The question is easy. Cask strength only for the rare (single cask) bottlings.
Some thoughts on the issues brought up:
- If you do not want to pay too much for a whisky, try tap water. Most whiskies consist of at least 40% water. But seriously: there are a lot of great whiskies available for affordable prices. Rarer and therefore usually older whiskies simply have a higher cost price.
- I agree that nicer or rarer whiskies should be accessable to a lot of people, but I never came accross that rare 1 billion litre cask of Bowmore 1968 that sold for EUR 25,- a bottle.
Be honest, would you pay EUR 20,- for a mini if you'd knew this is a great whisky?
Or pay a fair price (but still a lot of money) for a whisky that is reduced to 40%, but has a mediocre taste?
With, say 100 bottles at 60% you could have alternatively 120 bottles at 50% or 150 bottles at 40%. At 40% you have 50% more bottles, but from a single cask, you still can not serve the global market with plenty rare whisky.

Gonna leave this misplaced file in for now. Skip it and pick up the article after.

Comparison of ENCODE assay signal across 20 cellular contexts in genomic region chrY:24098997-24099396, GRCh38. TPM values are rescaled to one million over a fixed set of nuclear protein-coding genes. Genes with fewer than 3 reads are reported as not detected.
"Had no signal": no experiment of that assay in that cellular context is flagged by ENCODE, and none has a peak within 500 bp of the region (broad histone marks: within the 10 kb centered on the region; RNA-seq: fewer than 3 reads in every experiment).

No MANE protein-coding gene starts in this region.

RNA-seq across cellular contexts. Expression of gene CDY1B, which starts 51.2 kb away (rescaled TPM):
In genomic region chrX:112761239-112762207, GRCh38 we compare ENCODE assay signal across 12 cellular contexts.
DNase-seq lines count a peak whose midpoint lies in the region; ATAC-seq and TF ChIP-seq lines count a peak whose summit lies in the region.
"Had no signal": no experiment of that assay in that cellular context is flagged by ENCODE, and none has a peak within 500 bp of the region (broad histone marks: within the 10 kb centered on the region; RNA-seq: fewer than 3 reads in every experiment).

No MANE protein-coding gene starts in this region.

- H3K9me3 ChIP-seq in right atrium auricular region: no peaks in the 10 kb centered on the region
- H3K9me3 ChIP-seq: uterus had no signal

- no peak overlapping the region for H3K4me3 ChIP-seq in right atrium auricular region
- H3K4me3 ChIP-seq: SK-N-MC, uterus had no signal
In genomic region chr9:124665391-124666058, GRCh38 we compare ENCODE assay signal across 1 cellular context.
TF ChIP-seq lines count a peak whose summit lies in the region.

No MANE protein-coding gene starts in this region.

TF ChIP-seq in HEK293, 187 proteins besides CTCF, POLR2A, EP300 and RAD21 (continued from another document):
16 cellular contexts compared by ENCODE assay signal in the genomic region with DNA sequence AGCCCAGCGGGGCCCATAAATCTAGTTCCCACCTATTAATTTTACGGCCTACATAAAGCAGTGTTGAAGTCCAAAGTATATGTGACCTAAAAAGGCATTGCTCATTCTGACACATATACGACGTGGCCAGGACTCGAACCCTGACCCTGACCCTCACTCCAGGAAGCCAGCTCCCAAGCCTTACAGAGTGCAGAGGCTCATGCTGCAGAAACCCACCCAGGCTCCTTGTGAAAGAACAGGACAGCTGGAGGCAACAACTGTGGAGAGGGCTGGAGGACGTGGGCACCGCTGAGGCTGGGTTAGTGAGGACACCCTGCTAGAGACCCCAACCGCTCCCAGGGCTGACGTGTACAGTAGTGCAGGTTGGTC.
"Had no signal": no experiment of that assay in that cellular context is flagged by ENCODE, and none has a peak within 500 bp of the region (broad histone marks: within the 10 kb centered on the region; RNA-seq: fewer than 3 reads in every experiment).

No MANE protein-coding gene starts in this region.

Suppose the 60% bottle cost 150,-. To get the same turnover for the bottler (ignore bottling cost etc) the 50% would cost 125 and the 40% bottle would cost 100.
Would you accept a 33.3% price discount if you'd choose 40% instead of cask strength? Or put it another way: would you buy a Ferrari with 33.3% discount and only get the first gear working, ever?
I do understand your considerations though, IMOprices of whisky bottlings are raising at a scaringly high rate.
- You can not destroy a character at cask strength, only by watering down too much.